The Gurdjieff Legacy Foundation Archives
Ethel Merston (1882–1967)
One of Gurdjieff's first students at the Prieuré was Ethel Merston, who remained until 1927 when she departed for India, where she met and studied with many of the seminal teachers and spiritual figures of her times. When in her 80s she wrote her life story—a task Gurdjieff gave his students during their development—giving a picture of life at the Prieuré with Gurdjieff, and her later experiences.
Born in late Victorian London to wealthy Jewish parents, Ethel Merston led a life of privilege in the unhappy household of a disharmonious upper middle-class family. Her mother rejected her from birth and obstructed the relationship with her father, creating a psychic wound with which she would work her whole life.
Through Maurice Nicoll, Ethel learned of Uspenskii's meetings to "disseminate the teaching of a Russian, George Ivanovitch Gurdjieff," and began attending them in 1921. At Gurdjieff's first London talk in February 1922, she was struck by "his silences and his piercing eyes."1
In August Ethel sought out Gurdjieff in Paris and asked if he would accept her as a student. He made no reply. "He was absolutely silent." The two of them sat in silence for a half hour. "He was weighing up whether to take me or not." The intensity increasing, she waited. Then Gurdjieff stood and said—"Come." He took her to his flat for lunch, and told her to go at once to the château where he was founding his Institute. Gurdjieff made her responsible for the garden and put her immediately to work. Ethel would come to have many encounters with Fritz Peters, who wrote about her as Miss Madison in Boyhood with Gurdjieff.
After Gurdjieff's car accident in 1924, Ethel recounts how shortly after Gurdjieff regained consciousness, though still in bed and having no memory, he began dictating the story of the redeemed Beelzebub. For the first two or three weeks of dictation he would say "'Take down.' 'I am being told.' 'I hear.' Only after recovering complete consciousness did he claim the writing as his, the book as his own."
Gurdjieff wrote in Russian and Armenian. He assigned Ethel to work with Thomas de Hartmann as one of the translators; they were both fluent in French, through which she would arrive at the English. Evenings in the salon Ethel would read the translated pages to all assembled, Gurdjieff sometimes stopping her to refuse a word. "If the sentence were an active one," she wrote, "then the endings and prepositions used had to be active and I learned which were active words and endings, which passive and which neutral. And this though Mr. Gurdjieff knew practically no English. But he could doubtless tell from the different vibrations of each word. Occasionally we even had to coin a word to satisfy him."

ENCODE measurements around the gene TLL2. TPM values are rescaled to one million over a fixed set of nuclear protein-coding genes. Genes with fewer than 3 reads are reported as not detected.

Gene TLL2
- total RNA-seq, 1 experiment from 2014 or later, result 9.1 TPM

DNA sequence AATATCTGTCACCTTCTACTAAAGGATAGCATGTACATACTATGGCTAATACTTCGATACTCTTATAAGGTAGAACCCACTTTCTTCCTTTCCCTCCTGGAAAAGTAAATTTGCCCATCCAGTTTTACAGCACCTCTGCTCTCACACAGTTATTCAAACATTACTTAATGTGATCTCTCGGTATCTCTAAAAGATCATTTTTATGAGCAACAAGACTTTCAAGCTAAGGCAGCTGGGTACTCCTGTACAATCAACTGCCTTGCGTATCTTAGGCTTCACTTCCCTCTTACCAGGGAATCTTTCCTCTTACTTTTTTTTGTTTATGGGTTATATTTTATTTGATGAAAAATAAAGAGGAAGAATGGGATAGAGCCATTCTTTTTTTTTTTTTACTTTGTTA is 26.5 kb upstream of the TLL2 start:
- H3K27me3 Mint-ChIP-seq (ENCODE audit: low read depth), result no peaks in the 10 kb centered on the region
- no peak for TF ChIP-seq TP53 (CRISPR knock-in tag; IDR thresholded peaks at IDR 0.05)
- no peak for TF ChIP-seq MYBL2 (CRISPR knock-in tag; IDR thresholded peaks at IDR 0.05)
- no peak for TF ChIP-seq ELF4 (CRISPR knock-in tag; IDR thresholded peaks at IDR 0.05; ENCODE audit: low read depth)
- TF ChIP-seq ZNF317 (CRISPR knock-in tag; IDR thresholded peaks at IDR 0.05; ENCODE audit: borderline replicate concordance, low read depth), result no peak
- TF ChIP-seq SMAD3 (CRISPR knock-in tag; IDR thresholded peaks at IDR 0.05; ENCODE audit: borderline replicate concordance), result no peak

In 1927 she left the Institute, Gurdjieff remaining an important influence in her life. After moving to India she often visited her friend Sunyata—a "rare born mystic" Ramana Maharshi had said of him. In 1938 Ethel went to the ashram of Ramana Maharshi, whose eyes "twinkled and looked through you—though in a very different way from Gurdjieff's piercing gaze." She later went to live in the ashram and was with Bhagavan until his death in 1950. In her memoirs she relates a rare first person account of his death, and how he gave darshan even while the body was dying.
Ethel traveled for some time with Anandamayi Ma and witnessed the momentous meeting between her and The Mother at Pondicherry in 1952.
In 1959, on her last trip around the world, she reconnected in New York with old friends Jeanne de Salzmann, Madame Uspenskii, Olga de Hartmann and Peggy Flinsch, and was introduced to Lord John Pentland.
Returning to Ramanasramam, she built a house, where she died on March 19, 1967.
1. All references are from A Woman's Work with Gurdjieff, Ramana Maharshi, Krishnamurti, Anandamayi Ma & Pak Subuh (Fairfax, CA: Arete Communications, 2009) by Mary Ellen Korman, foreword by William Patrick Patterson.